Jeremiah S. Gilbert House

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Jeremiah S. Gilbert HouseDesignated: Landmark Building Exterior
October 14, 1989

2238 Perkerson Rd., S.W.
Fronting 600' on the east side of Perkerson Rd. beginning 225' from the southeast corner of the intersection of Langston and Perkerson Drives
District 14, Land Lot 102
Fulton County, City of Atlanta
Existing Zoning R-4

Constructed: 1868, remodeling and addition 1930s
Builder: Jeremiah S. Gilbert

Located on a heavily wooded lot, the Jeremiah S. Gilbert House is one of Atlanta's oldest surviving structures and employs a distinctive building technology using field stones, mortar, and wood. It is one of the few examples of this construction type still found in Atlanta. The Gilbert House has threefold significance: first, as the home of one of Atlanta's earliest families; second, as a rare example of an exceptionally significant technology; and lastly, as a rare extant example of an Atlanta farmhouse complete with surrounding outbuildings situated on a relatively large parcel of undeveloped land.


Jeremiah S. Gilbert (1829-1932) was the son of an early settler of Fulton County, William Gilbert. William was the first physician in Fulton County and served as a member of the Georgia General Assembly in 1843. Jeremiah's grandfather, Charner Humphries, owned and operated the first- known inn in this area, the Whitehall Tavern. After acquiring 500 acres of land from his father in 1861 -- land previously owned by Charner Humphries -- Jeremiah married Sarah Matilda Perkerson, daughter of an early settler of Fulton County, who was the county's second sheriff. In 1861, Gilbert enlisted in the Third Regiment of the Georgia State Troops, one of the first Confederate companies to organize in Georgia. Upon his return from the war, he found that his first home had been destroyed by Union troops, at which time he began construction on the house that exists today. Jeremiah's son William became a prominent Atlanta surgeon and physician; son Hugh served as the tax assessor for Fulton County for twenty years; son Jeremiah Otis practiced dentistry in Atlanta; and daughter Annie Bell was a schoolteacher. The property remained in the Gilbert family until the City of Atlanta purchased it from Jeremiah's granddaughters in 1971.

The Jeremiah S. Gilbert House is a well-preserved two-story rectangular farmhouse. Its architecture reflects varying building techniques and styles that were popular when the house was first built, as well as when it was remodeled many years later.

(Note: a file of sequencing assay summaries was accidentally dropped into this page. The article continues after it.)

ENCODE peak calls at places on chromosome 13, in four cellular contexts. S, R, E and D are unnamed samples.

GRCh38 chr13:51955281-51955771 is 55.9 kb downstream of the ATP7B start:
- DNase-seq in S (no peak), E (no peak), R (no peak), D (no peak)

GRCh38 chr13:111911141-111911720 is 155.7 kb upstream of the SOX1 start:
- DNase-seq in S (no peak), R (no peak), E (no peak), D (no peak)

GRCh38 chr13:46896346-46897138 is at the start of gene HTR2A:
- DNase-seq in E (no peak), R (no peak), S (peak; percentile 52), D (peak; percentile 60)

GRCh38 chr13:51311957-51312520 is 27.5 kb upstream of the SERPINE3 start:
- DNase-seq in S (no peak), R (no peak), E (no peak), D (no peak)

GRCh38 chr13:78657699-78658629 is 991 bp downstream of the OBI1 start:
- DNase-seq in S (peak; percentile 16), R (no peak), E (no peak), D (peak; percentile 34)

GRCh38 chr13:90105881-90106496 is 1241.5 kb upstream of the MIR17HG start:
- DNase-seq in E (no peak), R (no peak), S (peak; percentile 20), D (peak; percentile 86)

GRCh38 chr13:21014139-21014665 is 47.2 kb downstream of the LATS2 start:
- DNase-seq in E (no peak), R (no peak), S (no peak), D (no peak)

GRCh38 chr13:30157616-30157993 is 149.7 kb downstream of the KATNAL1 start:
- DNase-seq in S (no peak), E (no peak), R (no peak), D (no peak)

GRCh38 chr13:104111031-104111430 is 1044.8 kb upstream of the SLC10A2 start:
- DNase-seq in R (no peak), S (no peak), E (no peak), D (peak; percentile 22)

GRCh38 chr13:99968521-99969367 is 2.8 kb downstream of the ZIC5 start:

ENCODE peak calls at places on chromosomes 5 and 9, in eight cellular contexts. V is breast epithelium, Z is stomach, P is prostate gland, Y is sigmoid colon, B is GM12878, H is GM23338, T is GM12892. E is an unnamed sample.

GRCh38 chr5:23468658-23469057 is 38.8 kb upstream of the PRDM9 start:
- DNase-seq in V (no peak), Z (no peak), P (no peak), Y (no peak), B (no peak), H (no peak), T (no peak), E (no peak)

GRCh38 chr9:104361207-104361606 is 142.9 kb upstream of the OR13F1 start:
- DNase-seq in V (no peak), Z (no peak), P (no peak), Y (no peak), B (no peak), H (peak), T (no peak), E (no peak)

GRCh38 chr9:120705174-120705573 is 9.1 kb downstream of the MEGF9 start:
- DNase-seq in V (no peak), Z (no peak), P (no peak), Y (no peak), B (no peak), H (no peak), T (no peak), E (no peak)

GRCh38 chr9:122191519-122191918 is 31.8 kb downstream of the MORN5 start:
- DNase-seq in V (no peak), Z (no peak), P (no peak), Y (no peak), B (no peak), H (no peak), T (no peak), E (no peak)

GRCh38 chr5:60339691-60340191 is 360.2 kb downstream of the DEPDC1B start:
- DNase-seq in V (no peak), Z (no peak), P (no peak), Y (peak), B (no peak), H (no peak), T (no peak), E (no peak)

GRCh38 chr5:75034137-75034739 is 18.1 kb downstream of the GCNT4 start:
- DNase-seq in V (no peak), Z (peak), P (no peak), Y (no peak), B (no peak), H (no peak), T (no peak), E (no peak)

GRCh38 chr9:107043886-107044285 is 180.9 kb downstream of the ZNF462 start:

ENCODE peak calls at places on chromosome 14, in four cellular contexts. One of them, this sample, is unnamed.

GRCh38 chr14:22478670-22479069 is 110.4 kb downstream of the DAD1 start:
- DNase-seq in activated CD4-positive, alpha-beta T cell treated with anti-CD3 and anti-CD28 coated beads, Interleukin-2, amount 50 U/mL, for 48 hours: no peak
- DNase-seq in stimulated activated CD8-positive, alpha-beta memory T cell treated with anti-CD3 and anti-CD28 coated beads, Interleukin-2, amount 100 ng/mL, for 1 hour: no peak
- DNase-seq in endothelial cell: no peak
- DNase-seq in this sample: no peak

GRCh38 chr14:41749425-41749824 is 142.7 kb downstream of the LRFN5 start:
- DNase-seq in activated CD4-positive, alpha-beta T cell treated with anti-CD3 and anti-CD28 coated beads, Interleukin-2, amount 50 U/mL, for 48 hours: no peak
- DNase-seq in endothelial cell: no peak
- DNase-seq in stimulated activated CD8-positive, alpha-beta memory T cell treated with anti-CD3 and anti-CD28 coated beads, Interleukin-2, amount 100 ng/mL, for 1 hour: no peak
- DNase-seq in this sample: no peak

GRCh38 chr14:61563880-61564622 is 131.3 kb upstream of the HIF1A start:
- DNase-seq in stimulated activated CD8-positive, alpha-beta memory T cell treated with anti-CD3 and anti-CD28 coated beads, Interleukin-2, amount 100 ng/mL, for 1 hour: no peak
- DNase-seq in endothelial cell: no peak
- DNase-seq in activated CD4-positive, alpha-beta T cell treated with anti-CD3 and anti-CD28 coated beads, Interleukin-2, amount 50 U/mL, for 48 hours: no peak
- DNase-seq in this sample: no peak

The Gilbert House is of a concrete-like masonry and weatherboard construction. The first-floor exterior walls are constructed of fieldstone and rubble, and a mortar of clay and sand. The second-floor exterior walls are made of weatherboard. The shed-type dormer roof was added in the 1930s. The front facade of the house has been stuccoed. The porch of the front facade reflects only minor changes, with its tapered pier-columns that sit atop rectangular bases and the addition of screens.

The house has two interior end chimneys. A one-story weatherboard addition is located on the rear of the structure. A pantry and screened porch are located in the addition. Bricks surround the door and window openings. The lintels are of un-planed wood.

The house's earliest features reflect the necessity to use materials and techniques available to Jeremiah Gilbert on his farm land, due to scarce building supplies and loss in transportation and commerce during Reconstruction. Gilbert constructed the exterior walls of fieldstone and a mortar-like substance of clay and sand. He constructed the walls in wooden form twelve inches at a time until the mortar dried.

Another example of rural building techniques is found on the wooden lintels in the screened-in porch on the rear of the house. The lintels are rough, irregular pieces of wood. This is another example of how rural Georgians had to compensate due to the expense and scarcity of building supplies after the Civil War.

The Gilbert House is located on a slight rise of cleared land. Although the land is largely wooded, the area immediately surrounding the house has been cleared. Three outbuildings constructed of weatherboard are located on the property. They include a well house, a storage structure, and a garage which all appear to have been built in the 1930s.


Brunskill, R. W. Illustrated Handbook of Vernacular Architecture. New York: Universe Books, 1971.

Downing, A. J. The Architecture of Country Houses. New York: Dover Publications, Inc., 1969 (original published in 1850).

Draft nomination. John Culbreth, administrative assistant, Bureau of Parks and Recreation, City of Atlanta, March 20, 1979.

Draft nomination. Toni Jay Stultz, administrator, Atlanta Urban Design Commission, October 1, 1979.

Fowler, Orson S. The Octagon House: A Home For All. New York: Dover Publications, Inc., 1973 (original published in 1853).

Ginn, Kacy. National Register of Historic Places Inventory/Nomination Form, 1980.

Haddow, David F. The Gilbert House. October 25, 1977.

Holly, Henry Hudson. Holly's Country Seats. New York: D. Appleton and Company, 1863.

Teel, Leonard Ray. "Old House in Need of Friends, " Atlanta Journal, November 3, 1978.

Thomas, Mary Booth. "City Seeks Help to Restore House Jeremiah Built," Atlanta Journal, May 30, 1978.

(criteria descriptions)

Group I (1)
Group II (4) (5) (7) (8) (9) (10) (11)
Group III (3)


The proposed nomination of Gilbert House meets the above-referenced criteria for a Landmark Building or Site as set out in Section 16-20.004 of the Code of Ordinances of the city of Atlanta.

Contact Info
City of Atlanta
Atlanta Urban Design Commission
55 Trinity Avenue, Suite 3400
Atlanta, Georgia 30335-0331

Tel: 404.330.6200
Fax: 404.658.6734

Doug Young


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